In just five days touring the island, exploring  each day from 0ur cabin lodge, we saw: White-tailed Eagles (what locals call “flying barn doors” because of their sheer size – given their 8ft wingspan)  soaring above the ridges and nesting in (“only the tallest”) trees;  red deer  everywhere you looked – including grazing in our garden and right in front of the car before leaping up a cliff-side;  majestic circling Golden Eagles cutting through the skies;  buzzards galore – often being harassed by unusual-looking “hooded” crows; a graceful Hen Harrier flying low over the grassland; not to mention the odd playful otter, swimming and diving in the shallows, bobbing in and out of sight.

What a trip!

Here are a few of my pics:

Our cabin –

Our cabin Mull 0313


The local loch –

Dervaig loch 0313 v1


Some picturesque boat wrecks –
Boat wreck Mull 0313   Icy loch Dervaig 0313

My attempt at a long exposure down by the river (- shame about the splash mark!) –


Long exposure - river running, Mull 0313

Local wildlife –

Hooded crow

Hooded crow Mull 0313


Highland cattle

Mull Angus bw 0313 Mull calf 0313

Tobermory –

Tobermory 0313

And here are some even better ones of our photo story from Mull, March 2013, where we even managed to get a quick snap of an otter!


“More is lost by indecision than by wrong choices” – forge ahead… Even when in doubt, assert yourself!


“You don’t s**t where you eat. And you really don’t s**t where I eat.”  – don’t piss on your own chips. Moreover, don’t let anyone else piss on your chips either!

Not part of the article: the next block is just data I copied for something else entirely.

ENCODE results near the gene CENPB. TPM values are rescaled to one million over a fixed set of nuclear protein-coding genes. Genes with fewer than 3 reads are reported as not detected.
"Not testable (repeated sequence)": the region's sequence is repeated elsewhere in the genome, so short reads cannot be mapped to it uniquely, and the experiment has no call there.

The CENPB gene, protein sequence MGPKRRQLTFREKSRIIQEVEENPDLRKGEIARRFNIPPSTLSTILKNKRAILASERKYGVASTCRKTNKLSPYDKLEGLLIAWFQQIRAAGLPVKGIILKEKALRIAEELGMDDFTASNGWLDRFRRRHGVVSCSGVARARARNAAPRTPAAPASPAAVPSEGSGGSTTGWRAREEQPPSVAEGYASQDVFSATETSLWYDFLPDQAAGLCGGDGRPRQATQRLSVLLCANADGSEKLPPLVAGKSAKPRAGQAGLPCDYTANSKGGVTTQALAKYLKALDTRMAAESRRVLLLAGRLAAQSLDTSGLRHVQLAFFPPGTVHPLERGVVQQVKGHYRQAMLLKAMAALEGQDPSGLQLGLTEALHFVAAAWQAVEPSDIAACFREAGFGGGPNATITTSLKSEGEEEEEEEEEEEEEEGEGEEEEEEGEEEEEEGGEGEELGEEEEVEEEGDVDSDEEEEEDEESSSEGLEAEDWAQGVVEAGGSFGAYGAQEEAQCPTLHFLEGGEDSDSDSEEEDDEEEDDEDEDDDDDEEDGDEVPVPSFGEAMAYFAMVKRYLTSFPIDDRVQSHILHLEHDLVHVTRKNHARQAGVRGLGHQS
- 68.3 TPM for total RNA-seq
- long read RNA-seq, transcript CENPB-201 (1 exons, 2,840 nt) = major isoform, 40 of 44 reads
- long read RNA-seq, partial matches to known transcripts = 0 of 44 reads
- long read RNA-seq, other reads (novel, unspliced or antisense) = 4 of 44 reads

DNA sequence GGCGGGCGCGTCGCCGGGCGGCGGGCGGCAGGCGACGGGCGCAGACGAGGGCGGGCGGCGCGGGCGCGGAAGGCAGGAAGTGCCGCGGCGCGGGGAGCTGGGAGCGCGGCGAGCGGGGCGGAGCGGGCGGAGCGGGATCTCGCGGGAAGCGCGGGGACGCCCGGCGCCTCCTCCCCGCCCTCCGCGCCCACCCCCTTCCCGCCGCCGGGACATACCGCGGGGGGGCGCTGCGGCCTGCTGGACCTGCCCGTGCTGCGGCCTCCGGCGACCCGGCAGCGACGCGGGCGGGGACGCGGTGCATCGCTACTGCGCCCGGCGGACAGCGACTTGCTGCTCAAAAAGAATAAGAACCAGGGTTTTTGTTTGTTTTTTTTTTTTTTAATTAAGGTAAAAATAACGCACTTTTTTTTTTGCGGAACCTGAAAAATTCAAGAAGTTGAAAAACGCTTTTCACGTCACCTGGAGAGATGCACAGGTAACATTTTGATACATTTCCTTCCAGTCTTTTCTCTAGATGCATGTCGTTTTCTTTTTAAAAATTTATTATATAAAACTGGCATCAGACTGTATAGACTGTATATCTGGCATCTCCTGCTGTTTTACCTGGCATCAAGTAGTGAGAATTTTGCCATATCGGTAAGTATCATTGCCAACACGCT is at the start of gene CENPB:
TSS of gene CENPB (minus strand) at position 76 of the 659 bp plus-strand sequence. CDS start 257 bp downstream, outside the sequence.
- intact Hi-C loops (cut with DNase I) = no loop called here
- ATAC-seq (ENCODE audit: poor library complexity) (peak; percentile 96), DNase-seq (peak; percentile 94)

“How can you trust a guy who can literally go f*** themselves?” – Paulie explains that snakes have both male and female body parts… “That’s why somebody you don’t trust, you call a snake.”


“You know, Tony, it’s a multiple choice thing with you. ‘Cause I can’t tell if you’re old-fashioned, you’re paranoid, or just a f**king asshole.” – Carmela to Tony


“There’s an old Italian saying: you fuck up once, you lose two teeth.” – do it right or pay/ die trying!


Joseph Kony

The KONY 2012 campaign started as an experiment. Could an online video make an obscure war criminal famous? And if he was famous, would the world work together to stop him? Or would it let him remain at large?

The experiment yielded the fastest growing viral video of all time.  3.7 million people pledged their support for efforts to arrest Joseph Kony.

Thousands rallied in Washington, DC and the KONY 2012 Global Summit on the Lord’s Resistance Army (LRA) brought together seven leaders from international institutions and the affected region to talk about what they are doing to stop Joseph Kony and his rebel army.

The KONY 2012 experiment sparked more international activity focused on stopping the LRA than ever before. But Kony is still out there.

Kony 2012 is the fastest growing viral video in history.

RAW …  It’s time to start thinking before we eat.